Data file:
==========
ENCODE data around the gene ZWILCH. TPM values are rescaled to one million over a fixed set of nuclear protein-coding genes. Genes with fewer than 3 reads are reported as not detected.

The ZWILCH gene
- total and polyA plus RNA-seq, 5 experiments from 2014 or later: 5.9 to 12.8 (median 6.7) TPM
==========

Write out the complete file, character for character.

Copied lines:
ENCODE data around the gene ZWILCH. TPM values are rescaled to one million over a fixed set of nuclear protein-coding genes. Genes with fewer than 3 reads are reported as not detected.

The ZWILCH gene
- total and polyA plus RNA-seq, 5 experiments from 2014 or later: 5.9 to 12.8 (median 6.7) TPM